STEM survey results published

Twice as many young adults as middle-aged baby boomers don’t think it important to teach science, technology, engineering or maths

According to a survey of consumers conducted by YouGov for the IEEE, fewer ‘millennials’ (aged 18-34 years) think it’s important to teach STEM (science, technology, engineering and mathematics) subjects at primary and secondary school than do ‘baby boomers’ (aged 51-69 years), despite growing up in an age shaped by technology.

Among US respondents, 7 percent of the younger age group said they didn’t consider any of the four core subjects important to teach compared to 3 percent of the post-war generation. In Great Britain, 4 percent of the younger group said they didn’t value the subjects compared to 1 percent of their older counterparts. The online survey, conducted in late December 2014, questioned more than 2,000 adults in each country.

The majority in both nations and both age categories who do believe in the importance of the subjects stressed the importance of mathematics more than any other subject: in the UK, 82 percent millennials, 92 percent baby boomers; in US 75 percent millennials, 88 percent baby boomers. Engineering was considered important by the least number of people: in the UK 46 percent millennials, 51 percent baby boomers; in US 42 percent millennials, 46 percent baby boomers.

These results follow a report from Engineering UK which states the UK does not have either the current capacity or the rate of growth needed to meet the forecast demand for skilled engineers by 2020.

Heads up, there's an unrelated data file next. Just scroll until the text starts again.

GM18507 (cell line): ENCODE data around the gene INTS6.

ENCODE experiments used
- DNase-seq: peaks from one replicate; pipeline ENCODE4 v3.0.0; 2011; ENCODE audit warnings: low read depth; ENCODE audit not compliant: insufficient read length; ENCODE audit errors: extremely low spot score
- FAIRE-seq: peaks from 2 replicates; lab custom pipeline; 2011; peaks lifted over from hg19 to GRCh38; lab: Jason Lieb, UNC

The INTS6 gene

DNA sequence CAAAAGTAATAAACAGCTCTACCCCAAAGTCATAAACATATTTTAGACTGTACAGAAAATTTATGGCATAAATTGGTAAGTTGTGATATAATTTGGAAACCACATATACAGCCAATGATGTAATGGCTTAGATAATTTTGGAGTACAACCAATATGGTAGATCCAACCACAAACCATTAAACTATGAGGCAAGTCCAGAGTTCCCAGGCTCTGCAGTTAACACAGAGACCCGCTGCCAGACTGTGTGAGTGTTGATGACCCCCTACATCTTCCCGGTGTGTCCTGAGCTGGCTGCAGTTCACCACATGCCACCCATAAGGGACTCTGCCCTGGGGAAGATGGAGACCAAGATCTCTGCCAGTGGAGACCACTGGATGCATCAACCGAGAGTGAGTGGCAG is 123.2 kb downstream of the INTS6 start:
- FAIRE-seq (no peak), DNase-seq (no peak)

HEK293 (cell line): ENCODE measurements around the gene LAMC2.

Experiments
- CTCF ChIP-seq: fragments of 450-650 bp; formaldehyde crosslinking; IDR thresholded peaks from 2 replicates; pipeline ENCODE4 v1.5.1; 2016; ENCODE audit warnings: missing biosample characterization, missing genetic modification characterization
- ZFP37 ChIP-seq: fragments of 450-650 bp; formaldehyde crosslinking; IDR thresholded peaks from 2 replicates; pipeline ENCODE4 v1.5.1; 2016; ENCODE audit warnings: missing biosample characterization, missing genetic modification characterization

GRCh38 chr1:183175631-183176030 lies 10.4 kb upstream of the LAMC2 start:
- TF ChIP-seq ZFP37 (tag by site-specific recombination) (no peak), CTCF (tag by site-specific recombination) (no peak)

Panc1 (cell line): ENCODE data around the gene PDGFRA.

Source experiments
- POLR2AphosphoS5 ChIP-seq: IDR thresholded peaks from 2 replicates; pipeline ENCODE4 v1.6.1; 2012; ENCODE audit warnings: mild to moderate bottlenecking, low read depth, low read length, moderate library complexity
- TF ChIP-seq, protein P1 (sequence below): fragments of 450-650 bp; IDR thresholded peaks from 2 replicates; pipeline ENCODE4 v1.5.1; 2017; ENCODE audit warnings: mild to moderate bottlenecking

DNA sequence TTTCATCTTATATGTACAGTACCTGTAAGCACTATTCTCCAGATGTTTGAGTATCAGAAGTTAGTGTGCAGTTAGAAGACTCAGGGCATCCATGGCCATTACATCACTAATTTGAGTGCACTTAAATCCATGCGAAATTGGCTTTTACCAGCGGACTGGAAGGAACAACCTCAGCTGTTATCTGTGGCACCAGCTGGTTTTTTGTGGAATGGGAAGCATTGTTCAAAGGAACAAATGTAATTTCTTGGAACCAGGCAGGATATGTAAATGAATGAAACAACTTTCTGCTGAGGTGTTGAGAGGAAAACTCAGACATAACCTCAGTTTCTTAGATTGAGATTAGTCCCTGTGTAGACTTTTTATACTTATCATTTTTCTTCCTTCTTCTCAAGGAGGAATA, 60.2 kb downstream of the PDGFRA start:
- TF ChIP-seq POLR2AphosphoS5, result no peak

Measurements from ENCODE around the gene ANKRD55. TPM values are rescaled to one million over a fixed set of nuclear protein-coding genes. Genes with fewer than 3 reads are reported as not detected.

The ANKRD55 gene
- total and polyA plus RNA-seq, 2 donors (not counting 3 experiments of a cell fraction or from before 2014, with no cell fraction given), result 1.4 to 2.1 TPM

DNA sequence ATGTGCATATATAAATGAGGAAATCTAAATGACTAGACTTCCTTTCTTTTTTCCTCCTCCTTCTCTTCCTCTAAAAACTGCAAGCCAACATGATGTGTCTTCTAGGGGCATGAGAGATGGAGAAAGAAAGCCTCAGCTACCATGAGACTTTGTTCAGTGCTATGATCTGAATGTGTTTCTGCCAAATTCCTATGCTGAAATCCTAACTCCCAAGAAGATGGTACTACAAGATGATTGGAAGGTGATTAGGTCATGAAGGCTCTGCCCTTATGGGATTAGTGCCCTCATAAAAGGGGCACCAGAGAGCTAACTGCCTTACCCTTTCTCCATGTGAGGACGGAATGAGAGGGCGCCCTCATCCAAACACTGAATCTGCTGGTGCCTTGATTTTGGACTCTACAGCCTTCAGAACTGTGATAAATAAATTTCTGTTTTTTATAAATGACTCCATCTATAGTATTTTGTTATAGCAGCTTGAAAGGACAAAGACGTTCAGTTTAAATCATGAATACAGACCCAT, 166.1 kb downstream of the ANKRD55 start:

The relative importance attached to the teaching of each of the STEM topics by the two GB and US age groups was: 

Engineering GB 46 percent millennials, 51 percent baby boomers; US 42 percent millennials, 46 percent baby boomers

Mathematics GB 82 percent millennials, 92 percent baby boomers; US 75 percent millennials, 88 percent baby boomers

Science GB 76 percent millennials, 79 percent baby boomers; US 68 percent millennials, 80 percent baby boomers

Technology GB 65 percent millennials, 76 percent baby boomers; US 60 percent millennials, 66 percent baby boomers 

IEEE conducted similar research with MRSSIndia in India. There, 99 percent of the total base of more than 1,000 adult respondents thought it was important to teach all subjects, with science rating highest, followed by mathematics, then technology, with engineering rated last. 

www.ieee.org    

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